Read Esther 4
Mordecai Persuades Esther to Help
When Mordecai learned of all that had been done, he tore his clothes, put on sackcloth and ashes, and went out into the city, wailing loudly and bitterly. 2 But he went only as far as the king’s gate, because no one clothed in sackcloth was allowed to enter it. 3 In every province to which the edict and order of the king came, there was great mourning among the Jews, with fasting, weeping and wailing. Many lay in sackcloth and ashes.
4 When Esther’s eunuchs and female attendants came and told her about Mordecai, she was in great distress. She sent clothes for him to put on instead of his sackcloth, but he would not accept them. 5 Then Esther summoned Hathak, one of the king’s eunuchs assigned to attend her, and ordered him to find out what was troubling Mordecai and why.
6 So Hathak went out to Mordecai in the open square of the city in front of the king’s gate. 7 Mordecai told him everything that had happened to him, including the exact amount of money Haman had promised to pay into the royal treasury for the destruction of the Jews. 8 He also gave him a copy of the text of the edict for their annihilation, which had been published in Susa, to show to Esther and explain it to her, and he told him to instruct her to go into the king’s presence to beg for mercy and plead with him for her people.
9 Hathak went back and reported to Esther what Mordecai had said. 10 Then she instructed him to say to Mordecai, 11 “All the king’s officials and the people of the royal provinces know that for any man or woman who approaches the king in the inner court without being summoned the king has but one law: that they be put to death unless the king extends the gold scepter to them and spares their lives. But thirty days have passed since I was called to go to the king.”
12 When Esther’s words were reported to Mordecai, 13 he sent back this answer: “Do not think that because you are in the king’s house you alone of all the Jews will escape. 14 For if you remain silent at this time, relief and deliverance for the Jews will arise from another place, but you and your father’s family will perish. And who knows but that you have come to your royal position for such a time as this?”
15 Then Esther sent this reply to Mordecai: 16 “Go, gather together all the Jews who are in Susa, and fast for me. Do not eat or drink for three days, night or day. I and my attendants will fast as you do. When this is done, I will go to the king, even though it is against the law. And if I perish, I perish.”
17 So Mordecai went away and carried out all of Esther’s instructions.
Throughout the book of Esther, there are reminders of God’s providential care for His people (without a mention of His name). It is suggested that this is a literary technique to draw the reader to look for God in each event. At this point in the story, Mordecai is mourning publicly the dangerous plight of the Jews due to Haman’s edict to slaughter all of them. Esther’s awareness of this dreadful plan through her servants results in Mordecai’s direction for her to plead with the king on behalf of her people. Esther explains that this is a really big ask of her, placing her in a life-threatening position. Mordecai counters with a remarkable statement, pointing her and us to God’s sovereign care of His people. He recognizes that the Jews’ deliverance will arise, even if Esther is silent, from somewhere, but her position as queen could be for such a time as this. Esther’s response calls for all Jews to join her in a three day fast. She then boldly commits to approach the king, imploring him to save her and her people. In v. 16, Esther reveals a brave resolve and trust in God’s providential care.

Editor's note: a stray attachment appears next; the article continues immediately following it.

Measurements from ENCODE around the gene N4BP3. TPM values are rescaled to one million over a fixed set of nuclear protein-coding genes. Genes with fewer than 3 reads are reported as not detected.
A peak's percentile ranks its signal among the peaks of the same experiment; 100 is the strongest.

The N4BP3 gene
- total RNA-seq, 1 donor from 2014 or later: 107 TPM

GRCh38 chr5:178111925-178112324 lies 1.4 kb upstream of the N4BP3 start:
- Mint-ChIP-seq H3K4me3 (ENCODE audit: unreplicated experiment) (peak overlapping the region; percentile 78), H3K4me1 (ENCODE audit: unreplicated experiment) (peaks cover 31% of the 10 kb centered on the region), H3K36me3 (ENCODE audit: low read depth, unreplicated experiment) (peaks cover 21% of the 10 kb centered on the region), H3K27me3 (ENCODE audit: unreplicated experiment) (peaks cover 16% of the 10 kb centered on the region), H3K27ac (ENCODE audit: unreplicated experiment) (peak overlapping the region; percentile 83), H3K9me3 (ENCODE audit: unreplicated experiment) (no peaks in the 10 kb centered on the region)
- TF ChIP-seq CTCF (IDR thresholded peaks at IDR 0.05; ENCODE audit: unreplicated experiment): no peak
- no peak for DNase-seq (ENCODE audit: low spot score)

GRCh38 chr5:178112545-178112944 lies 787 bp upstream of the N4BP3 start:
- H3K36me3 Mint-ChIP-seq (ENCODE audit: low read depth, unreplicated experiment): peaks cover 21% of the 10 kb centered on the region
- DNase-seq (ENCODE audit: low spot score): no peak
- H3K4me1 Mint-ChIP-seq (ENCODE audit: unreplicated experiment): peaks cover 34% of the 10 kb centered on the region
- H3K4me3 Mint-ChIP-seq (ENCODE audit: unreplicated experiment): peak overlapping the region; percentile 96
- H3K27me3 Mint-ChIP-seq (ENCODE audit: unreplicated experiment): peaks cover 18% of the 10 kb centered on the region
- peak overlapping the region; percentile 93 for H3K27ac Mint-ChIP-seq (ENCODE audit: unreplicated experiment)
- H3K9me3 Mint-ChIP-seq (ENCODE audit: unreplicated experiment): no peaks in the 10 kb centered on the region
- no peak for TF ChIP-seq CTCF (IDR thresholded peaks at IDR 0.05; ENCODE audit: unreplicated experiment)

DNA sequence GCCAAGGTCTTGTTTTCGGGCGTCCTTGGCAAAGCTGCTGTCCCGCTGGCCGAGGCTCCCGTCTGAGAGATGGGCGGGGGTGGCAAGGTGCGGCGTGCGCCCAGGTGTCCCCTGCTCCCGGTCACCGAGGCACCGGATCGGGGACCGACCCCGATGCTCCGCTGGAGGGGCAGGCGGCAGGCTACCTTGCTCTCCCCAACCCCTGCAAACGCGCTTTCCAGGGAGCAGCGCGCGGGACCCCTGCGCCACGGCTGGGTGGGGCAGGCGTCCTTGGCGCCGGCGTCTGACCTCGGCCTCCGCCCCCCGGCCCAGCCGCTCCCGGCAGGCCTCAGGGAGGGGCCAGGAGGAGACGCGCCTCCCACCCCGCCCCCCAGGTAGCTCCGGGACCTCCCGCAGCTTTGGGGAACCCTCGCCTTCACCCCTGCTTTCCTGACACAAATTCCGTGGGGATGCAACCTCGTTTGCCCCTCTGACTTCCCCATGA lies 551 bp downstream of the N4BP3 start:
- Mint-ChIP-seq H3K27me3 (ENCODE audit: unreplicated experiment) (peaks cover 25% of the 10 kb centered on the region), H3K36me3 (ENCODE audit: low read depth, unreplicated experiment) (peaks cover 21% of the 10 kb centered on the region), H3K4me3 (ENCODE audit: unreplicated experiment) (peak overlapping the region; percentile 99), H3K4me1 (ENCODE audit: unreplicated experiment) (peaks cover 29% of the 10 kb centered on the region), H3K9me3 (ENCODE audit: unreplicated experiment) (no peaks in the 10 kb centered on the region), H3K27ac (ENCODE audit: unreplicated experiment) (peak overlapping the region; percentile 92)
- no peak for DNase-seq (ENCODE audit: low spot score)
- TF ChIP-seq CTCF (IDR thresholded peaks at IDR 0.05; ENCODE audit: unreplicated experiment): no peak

During this fluid account, one can observe reminders of God’s providence, accomplishing His purposes in the lives of Esther and Mordecai. God faithfully brings about His plan through the lives of imperfect people. Esther’s story is a powerful reminder, and a great encouragement, that God can and does use even those who do not acknowledge His power to accomplish His plan.
In a world that ignores or blatantly rebels against God, a reminder of God’s providence offers Christ followers comfort, peace, hope and courage. The challenge is to remember who God is, recall His great faithfulness, and act in trust as we face situations that God has placed us in for such a time as this. Like Esther, Jesus placed Himself in a life-threatening situation willingly and boldly. Unlike Esther, He humbled Himself by dying on the cross, and, as Timothy Keller suggests, His words are not “if I perish, but when I perish.” Jesus’ surrender to God’s plan accomplished God’s purpose – to redeem and restore His people.
Let’s fix our eyes on Jesus, confidently trusting in His ability to accomplish every purpose He designs.
- How would viewing your current life situation through the lens of “it is for a time such as this” influence your actions?
- When have you experienced God’s providential care? (Stop and give thanks to Him) Who may be encouraged to hear that?
- Where do you need to replace fear with courage and trust, taking bold steps to identify with Christ and share the gospel?
We learn a lot about Esther’s faith in Esther 4:16 when she says, “If I perish, I perish.” Want to read more about the significance behind that statement? Check out this article from GotQuestions.org.
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